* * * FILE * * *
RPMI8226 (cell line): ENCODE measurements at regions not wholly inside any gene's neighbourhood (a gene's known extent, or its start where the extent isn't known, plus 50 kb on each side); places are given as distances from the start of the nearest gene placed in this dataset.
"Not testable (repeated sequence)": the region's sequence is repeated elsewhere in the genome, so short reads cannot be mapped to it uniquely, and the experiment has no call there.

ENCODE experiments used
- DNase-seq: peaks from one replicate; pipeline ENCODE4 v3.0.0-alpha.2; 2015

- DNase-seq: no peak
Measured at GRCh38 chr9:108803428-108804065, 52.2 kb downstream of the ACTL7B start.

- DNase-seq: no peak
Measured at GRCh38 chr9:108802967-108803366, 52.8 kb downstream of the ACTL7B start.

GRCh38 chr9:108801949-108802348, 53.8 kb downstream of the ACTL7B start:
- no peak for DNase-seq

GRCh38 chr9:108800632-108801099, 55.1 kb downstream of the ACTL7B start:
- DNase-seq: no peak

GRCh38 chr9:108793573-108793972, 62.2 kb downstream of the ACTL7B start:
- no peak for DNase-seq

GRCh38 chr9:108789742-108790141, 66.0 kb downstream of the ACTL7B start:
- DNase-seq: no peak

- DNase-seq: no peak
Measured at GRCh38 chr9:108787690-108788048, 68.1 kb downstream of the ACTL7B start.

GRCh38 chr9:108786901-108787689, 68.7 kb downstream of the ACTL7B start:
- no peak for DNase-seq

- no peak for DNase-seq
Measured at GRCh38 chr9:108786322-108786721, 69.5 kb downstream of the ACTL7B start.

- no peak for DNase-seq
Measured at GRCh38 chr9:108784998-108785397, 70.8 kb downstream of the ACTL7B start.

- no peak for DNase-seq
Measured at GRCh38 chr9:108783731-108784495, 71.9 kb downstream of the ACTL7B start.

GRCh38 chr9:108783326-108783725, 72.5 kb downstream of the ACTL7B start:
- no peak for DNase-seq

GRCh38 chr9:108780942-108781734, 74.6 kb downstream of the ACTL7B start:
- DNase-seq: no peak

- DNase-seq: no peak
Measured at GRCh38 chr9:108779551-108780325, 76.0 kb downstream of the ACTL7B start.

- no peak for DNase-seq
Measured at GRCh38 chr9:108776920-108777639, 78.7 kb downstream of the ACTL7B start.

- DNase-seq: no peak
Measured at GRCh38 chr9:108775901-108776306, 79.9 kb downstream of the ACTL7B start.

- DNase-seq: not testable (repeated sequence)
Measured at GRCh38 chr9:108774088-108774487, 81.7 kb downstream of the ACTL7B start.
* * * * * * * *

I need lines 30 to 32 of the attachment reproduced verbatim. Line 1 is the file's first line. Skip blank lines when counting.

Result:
- DNase-seq: no peak

- DNase-seq: no peak
Measured at GRCh38 chr9:108779551-108780325, 76.0 kb downstream of the ACTL7B start.